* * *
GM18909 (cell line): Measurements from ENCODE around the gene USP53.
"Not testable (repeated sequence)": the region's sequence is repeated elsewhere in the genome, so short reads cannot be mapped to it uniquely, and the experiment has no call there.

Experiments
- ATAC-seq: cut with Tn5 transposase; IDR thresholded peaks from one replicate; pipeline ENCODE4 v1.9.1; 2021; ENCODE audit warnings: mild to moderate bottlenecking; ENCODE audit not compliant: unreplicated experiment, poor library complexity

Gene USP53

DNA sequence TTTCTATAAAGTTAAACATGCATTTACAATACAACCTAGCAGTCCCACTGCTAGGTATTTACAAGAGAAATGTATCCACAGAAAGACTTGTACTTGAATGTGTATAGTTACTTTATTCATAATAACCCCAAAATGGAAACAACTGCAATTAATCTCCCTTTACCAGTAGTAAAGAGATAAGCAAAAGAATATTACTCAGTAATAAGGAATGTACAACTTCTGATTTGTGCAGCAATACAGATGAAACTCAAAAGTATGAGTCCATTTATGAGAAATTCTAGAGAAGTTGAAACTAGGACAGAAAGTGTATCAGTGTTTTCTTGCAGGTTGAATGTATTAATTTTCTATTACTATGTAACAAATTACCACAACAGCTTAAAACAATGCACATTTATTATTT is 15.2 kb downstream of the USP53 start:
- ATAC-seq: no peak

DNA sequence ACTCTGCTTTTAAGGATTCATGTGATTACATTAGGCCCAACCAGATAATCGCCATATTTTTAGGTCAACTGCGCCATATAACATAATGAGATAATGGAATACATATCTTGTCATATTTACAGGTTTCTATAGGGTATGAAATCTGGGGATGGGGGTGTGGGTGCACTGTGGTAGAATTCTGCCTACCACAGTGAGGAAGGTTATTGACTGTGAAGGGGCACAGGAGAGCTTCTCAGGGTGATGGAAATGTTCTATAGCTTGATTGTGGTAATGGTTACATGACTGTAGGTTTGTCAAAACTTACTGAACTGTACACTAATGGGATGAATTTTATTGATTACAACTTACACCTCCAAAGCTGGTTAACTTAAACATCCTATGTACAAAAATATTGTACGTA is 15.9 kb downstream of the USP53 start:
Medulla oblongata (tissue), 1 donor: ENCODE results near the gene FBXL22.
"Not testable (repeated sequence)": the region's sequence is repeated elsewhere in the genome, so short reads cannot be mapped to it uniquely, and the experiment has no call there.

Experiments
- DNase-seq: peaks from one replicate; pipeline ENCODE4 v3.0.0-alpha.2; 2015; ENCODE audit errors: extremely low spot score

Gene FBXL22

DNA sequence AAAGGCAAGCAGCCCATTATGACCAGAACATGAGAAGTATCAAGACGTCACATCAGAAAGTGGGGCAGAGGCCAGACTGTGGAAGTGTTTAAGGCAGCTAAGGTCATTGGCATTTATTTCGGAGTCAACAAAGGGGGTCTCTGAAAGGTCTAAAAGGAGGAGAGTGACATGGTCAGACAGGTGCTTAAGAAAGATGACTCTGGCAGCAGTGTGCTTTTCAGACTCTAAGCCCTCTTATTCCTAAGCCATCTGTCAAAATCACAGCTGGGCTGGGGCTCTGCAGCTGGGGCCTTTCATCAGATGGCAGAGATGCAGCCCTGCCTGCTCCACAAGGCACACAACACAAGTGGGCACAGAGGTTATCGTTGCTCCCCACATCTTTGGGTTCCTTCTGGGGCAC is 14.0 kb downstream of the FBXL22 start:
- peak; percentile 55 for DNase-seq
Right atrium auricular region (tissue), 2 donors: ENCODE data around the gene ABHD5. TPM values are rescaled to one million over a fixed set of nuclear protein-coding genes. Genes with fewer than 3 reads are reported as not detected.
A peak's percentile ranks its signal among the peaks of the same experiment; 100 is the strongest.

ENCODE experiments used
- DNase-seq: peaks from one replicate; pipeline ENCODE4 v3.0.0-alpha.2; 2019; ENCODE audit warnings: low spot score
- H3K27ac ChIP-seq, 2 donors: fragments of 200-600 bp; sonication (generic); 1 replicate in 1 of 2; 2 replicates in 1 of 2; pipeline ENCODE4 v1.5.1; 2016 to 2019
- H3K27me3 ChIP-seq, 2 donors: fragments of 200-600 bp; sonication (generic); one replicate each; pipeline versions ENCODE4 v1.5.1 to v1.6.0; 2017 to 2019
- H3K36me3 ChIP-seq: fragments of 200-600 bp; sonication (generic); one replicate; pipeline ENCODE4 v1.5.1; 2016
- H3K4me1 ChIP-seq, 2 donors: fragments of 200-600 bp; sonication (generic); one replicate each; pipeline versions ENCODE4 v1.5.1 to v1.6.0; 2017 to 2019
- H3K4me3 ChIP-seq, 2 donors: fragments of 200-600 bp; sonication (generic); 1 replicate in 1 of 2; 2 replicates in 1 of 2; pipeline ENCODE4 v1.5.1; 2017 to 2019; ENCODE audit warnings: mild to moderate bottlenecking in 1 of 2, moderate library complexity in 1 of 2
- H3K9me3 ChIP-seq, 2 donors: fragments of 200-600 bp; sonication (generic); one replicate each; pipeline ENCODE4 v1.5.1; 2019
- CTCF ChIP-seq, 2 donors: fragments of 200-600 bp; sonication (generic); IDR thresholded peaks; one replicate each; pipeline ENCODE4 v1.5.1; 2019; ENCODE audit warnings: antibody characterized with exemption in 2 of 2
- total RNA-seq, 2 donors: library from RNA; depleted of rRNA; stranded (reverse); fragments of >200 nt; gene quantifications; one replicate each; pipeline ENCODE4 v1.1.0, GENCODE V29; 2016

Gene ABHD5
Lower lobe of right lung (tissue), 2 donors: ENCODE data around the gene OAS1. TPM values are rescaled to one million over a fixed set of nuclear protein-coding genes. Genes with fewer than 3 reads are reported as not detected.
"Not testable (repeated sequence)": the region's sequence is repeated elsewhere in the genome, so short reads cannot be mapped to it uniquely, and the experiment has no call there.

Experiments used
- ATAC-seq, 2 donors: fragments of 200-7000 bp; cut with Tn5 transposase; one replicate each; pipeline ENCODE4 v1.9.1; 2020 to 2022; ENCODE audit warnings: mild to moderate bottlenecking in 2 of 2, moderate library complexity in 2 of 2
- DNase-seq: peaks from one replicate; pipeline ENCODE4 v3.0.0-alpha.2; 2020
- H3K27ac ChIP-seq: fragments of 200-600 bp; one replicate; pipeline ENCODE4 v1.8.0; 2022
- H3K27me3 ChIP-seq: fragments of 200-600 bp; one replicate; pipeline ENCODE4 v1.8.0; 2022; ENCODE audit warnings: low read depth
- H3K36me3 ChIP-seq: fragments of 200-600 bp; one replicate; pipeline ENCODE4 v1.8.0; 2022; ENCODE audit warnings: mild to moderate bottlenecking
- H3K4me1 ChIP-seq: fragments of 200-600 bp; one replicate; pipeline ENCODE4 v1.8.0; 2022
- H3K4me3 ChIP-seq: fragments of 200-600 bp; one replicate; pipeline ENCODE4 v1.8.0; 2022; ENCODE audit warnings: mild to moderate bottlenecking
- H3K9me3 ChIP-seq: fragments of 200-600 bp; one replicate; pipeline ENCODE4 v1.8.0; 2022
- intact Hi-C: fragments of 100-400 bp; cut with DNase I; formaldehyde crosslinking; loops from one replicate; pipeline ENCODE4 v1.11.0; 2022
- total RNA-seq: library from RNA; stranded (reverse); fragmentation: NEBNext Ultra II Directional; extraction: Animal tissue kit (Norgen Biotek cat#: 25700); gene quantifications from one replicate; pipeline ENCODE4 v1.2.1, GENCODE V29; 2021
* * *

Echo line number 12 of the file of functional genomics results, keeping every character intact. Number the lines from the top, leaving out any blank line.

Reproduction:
- DNase-seq: peaks from one replicate; pipeline ENCODE4 v3.0.0-alpha.2; 2015; ENCODE audit errors: extremely low spot score